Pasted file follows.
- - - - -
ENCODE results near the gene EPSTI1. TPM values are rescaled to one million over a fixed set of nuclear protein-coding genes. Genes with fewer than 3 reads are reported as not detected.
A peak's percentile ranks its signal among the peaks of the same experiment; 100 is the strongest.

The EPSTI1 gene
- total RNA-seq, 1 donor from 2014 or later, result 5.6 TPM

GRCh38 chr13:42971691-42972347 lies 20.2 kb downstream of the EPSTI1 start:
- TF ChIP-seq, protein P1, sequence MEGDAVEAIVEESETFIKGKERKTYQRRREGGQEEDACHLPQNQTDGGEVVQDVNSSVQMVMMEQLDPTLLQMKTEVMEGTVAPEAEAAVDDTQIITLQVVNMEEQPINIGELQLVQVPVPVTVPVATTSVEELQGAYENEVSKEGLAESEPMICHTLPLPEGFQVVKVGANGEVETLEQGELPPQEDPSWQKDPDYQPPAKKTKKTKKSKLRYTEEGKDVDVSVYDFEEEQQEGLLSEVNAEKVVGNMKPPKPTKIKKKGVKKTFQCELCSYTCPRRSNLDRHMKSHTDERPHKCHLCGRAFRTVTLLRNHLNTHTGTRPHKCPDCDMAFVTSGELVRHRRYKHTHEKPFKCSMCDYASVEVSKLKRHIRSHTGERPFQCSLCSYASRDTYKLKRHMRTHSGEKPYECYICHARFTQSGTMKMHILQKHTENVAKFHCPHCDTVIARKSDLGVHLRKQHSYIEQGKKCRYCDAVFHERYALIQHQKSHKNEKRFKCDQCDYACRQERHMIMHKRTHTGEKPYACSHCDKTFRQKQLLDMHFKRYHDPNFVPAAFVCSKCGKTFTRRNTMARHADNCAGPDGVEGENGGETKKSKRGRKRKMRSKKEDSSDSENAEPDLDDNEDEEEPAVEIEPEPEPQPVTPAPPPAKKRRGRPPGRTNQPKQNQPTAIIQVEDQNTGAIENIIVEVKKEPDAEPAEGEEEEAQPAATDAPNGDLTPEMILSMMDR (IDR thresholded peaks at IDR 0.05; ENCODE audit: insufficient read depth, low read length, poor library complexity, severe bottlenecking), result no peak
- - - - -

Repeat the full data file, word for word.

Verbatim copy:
ENCODE results near the gene EPSTI1. TPM values are rescaled to one million over a fixed set of nuclear protein-coding genes. Genes with fewer than 3 reads are reported as not detected.
A peak's percentile ranks its signal among the peaks of the same experiment; 100 is the strongest.

The EPSTI1 gene
- total RNA-seq, 1 donor from 2014 or later, result 5.6 TPM

GRCh38 chr13:42971691-42972347 lies 20.2 kb downstream of the EPSTI1 start:
- TF ChIP-seq, protein P1, sequence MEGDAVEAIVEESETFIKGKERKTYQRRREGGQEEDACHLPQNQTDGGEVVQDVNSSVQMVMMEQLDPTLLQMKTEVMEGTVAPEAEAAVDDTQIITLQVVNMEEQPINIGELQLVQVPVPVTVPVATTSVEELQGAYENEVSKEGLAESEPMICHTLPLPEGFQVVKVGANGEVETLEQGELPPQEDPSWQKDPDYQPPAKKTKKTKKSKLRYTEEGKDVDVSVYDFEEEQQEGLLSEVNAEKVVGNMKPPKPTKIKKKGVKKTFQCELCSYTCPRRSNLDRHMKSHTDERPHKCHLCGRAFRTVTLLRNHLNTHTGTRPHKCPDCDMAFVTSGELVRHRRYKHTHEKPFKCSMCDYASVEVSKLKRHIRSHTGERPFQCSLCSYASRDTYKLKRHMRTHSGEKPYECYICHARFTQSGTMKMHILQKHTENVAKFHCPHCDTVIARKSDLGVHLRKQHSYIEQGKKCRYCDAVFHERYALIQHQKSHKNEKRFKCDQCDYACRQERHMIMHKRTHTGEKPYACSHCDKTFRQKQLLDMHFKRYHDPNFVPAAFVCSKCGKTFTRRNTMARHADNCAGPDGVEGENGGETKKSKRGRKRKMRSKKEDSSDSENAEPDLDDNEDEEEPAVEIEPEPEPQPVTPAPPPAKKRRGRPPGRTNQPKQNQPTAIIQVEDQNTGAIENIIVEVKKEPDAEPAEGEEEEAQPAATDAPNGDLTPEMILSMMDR (IDR thresholded peaks at IDR 0.05; ENCODE audit: insufficient read depth, low read length, poor library complexity, severe bottlenecking), result no peak